The Building Healthy Places Toolkit is part of ULI’s Building Healthy Places initiative. The initiative, which started in 2013, is an ongoing program of work that is leveraging the power of ULI’s global networks to shape projects and places in ways that improve the health of people and communities.

“Health happens not in your doctor’s office, but where you live. ULI has created a work that can — and I hope will — change how every building and rebuilding, every subdivision and retrofit, will be carried out in America and perhaps beyond,” said Dr. Richard Jackson, a nationally renowned pediatrician and chair of environmental health services at the University of California, Los Angeles Fielding School of Public Health. Dr. Jackson serves on the Building Healthy Places initiative’s advisory board, which guides ULI’s work on land use and health.

The report identifies several opportunities to amplify the effects of the recommendations. These include forming new partnerships that support health priorities; gaining a deeper understanding of community health needs; measuring health outcomes; using language that reinforces health messages; and considering health at every stage of the real estate development process.

Projects highlighted in the report include GlaxoSmithKline Headquarters in Philadelphia; Miasteczko Wilanow in Warsaw; Mariposa in Denver; Rancho Sahuarita in Sahuarita, Arizona; Ecopark in Hanoi, Vietnam; Via Verde in South Bronx, New York; The Hercules Campus in Playa Vista, Calif.; SoundCloud in Berlin; and Rouse Hill Town Centre in Sydney, Australia.

For more information on ULI’s Building Healthy Places Initiative, visit

Click here to download high resolution images from the report.

2015 Groundwater Foundation National Conference Call for Papers

October 20-22, 2015
Embassy Suites
Lincoln, Nebraska
For more information:

The Groundwater Foundation began in 1985 with enthusiasm and passion for groundwater. Now, 30 years later, the Foundation celebrates this milestone by looking to the future: it truly is just the beginning.

Groundwater is perhaps an even more critical resource now than three decades ago. Increased demand for groundwater for drinking water, agriculture, and industry, along with ever-changing threats from contamination, puts groundwater at an important juncture – one that necessitates action by each and every one of us.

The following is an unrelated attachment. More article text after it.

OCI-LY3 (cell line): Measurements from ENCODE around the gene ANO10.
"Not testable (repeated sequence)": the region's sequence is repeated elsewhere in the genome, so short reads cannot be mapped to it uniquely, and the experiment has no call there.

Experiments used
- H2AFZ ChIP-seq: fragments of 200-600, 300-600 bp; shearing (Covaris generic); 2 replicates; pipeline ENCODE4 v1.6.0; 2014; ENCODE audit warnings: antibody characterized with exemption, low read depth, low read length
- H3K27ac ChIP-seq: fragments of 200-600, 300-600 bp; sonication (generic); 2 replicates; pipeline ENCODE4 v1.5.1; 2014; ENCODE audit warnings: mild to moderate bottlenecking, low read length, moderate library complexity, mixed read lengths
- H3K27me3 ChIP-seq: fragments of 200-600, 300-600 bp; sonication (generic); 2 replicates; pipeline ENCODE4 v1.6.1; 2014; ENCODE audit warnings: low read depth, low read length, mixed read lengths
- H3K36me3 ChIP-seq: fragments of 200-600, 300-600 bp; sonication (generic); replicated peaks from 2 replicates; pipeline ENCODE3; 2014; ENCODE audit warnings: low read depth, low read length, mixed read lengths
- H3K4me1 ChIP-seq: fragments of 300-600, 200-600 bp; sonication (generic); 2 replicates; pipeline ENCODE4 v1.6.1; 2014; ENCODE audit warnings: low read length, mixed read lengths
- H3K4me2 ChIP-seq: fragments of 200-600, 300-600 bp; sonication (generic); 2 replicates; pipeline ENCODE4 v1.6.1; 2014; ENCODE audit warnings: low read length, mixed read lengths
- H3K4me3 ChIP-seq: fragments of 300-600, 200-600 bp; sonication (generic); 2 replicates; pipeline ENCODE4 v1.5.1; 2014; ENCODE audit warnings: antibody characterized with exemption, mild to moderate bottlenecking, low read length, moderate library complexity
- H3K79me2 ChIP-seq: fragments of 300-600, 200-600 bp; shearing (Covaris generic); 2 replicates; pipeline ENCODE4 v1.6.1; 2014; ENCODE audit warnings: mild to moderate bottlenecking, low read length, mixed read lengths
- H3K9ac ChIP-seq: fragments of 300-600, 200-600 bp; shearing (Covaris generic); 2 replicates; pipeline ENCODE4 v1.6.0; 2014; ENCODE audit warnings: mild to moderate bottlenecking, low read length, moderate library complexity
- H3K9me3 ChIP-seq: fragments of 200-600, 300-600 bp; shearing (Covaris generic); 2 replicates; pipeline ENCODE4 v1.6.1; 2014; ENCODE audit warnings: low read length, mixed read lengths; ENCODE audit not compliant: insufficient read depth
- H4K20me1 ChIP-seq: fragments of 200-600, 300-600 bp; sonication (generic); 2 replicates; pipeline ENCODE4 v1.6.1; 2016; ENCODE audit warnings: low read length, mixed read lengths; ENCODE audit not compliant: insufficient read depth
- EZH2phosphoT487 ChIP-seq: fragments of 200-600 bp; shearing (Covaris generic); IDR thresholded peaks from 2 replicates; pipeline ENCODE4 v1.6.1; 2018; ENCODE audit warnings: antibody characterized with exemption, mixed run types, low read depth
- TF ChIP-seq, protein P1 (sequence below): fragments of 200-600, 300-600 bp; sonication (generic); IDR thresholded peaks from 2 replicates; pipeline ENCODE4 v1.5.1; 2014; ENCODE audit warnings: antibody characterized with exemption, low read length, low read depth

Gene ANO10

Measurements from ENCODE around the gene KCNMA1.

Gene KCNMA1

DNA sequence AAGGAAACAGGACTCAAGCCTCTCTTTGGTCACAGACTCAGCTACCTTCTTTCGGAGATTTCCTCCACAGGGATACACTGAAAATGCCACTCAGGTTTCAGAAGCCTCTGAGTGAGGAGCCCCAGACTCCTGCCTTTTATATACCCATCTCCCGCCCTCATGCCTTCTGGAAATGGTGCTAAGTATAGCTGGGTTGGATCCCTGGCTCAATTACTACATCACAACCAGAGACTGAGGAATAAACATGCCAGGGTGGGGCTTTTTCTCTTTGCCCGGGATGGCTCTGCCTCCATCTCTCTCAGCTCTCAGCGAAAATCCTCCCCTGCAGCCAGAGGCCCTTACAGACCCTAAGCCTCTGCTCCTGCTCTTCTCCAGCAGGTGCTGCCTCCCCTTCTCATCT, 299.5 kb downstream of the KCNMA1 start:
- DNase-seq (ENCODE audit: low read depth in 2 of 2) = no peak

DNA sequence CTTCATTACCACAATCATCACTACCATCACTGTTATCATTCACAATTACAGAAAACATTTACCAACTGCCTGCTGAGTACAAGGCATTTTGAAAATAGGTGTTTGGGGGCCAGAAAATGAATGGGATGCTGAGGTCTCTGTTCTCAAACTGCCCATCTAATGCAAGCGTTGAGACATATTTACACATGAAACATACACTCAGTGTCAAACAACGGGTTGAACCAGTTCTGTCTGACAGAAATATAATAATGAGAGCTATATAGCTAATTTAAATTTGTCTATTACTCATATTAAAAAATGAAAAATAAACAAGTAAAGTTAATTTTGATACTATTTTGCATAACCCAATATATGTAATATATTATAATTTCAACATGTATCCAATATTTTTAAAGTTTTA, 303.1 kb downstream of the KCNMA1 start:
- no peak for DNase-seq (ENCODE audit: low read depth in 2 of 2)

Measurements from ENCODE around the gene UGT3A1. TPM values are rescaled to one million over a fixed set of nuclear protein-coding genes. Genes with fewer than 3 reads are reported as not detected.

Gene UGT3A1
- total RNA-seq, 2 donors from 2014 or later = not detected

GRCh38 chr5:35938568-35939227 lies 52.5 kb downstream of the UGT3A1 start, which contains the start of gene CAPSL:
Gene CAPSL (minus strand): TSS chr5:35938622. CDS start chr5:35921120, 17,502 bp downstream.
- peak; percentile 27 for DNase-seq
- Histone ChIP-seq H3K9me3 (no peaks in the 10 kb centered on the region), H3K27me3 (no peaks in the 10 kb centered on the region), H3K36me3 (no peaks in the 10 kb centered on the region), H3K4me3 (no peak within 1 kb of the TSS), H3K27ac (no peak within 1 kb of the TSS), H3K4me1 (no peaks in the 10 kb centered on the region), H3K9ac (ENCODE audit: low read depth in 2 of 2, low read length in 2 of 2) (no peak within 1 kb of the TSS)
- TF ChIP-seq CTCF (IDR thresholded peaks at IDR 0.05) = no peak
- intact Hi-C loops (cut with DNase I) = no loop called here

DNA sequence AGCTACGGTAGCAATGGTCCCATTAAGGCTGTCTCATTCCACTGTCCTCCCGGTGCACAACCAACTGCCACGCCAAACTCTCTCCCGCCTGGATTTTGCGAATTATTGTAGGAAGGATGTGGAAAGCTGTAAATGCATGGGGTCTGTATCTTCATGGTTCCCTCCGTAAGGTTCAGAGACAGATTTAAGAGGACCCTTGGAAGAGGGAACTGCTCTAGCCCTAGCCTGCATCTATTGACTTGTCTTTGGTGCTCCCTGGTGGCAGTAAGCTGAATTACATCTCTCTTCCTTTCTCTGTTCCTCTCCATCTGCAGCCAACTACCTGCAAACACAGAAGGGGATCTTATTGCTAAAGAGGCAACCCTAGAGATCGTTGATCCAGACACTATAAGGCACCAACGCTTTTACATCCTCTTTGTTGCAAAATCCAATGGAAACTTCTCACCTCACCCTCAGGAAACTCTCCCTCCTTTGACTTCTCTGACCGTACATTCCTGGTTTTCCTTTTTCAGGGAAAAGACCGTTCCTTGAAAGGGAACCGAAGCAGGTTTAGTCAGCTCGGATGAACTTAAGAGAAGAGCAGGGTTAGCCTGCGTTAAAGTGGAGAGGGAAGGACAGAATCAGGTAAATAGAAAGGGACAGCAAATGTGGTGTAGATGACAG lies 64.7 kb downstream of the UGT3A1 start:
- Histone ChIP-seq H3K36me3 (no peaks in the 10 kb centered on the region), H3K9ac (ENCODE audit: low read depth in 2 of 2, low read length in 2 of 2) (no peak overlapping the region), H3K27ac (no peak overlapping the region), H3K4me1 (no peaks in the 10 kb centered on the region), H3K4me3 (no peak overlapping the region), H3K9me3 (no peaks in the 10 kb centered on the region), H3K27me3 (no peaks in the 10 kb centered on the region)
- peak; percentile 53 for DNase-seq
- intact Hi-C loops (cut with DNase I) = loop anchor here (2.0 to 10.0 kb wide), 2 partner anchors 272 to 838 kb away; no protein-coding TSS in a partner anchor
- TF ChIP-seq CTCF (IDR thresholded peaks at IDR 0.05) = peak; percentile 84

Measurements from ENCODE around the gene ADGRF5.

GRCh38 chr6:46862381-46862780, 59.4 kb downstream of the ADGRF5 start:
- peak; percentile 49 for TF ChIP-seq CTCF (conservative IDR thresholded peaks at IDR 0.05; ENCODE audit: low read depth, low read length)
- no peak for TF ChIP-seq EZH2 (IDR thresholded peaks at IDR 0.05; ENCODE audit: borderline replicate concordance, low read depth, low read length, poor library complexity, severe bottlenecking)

The 2015 Groundwater Foundation National Conference will serve as a call to action on behalf of groundwater.  The future is upon us, and action is needed to identify challenges and develop approaches and solutions to address them. From climate change and growing societal needs to a wide variety of emerging contaminants, each of us will need to be prepared to prevent and mitigate the potential risks to this precious resource.

Through knowledgeable speakers, educational workshops, and unique tours, conference participants will find tools and experiences to help them take action to protect groundwater in their communities.

Abstracts are now being accepted for the 2015 National Conference. Deadline for submission is March 31, 2015.

California building codes: to analyze the forest you need to understand the trees

Read the full post from ACEEE.

ACEEE is a strong supporter of analyzing energy efficiency programs in order to see what they have accomplished and to learn lessons so we can do even better. It was thus with interest that we reviewed “How Much Energy Do Building Energy Codes Really Save? Evidence from California” by Arik Levinson. In this paper Levinson conducts several analyses and concludes that “there is no evidence that homes constructed since California instituted its building energy codes use less electricity today than homes built before the codes came into effect.” On the surface his conclusions about the efficacy of building codes are very different from other recent analyses such as papers by Aroonruengsawat et al., Deason and Hobbs, and Jacobsen and Kotchen, so we took a deeper look.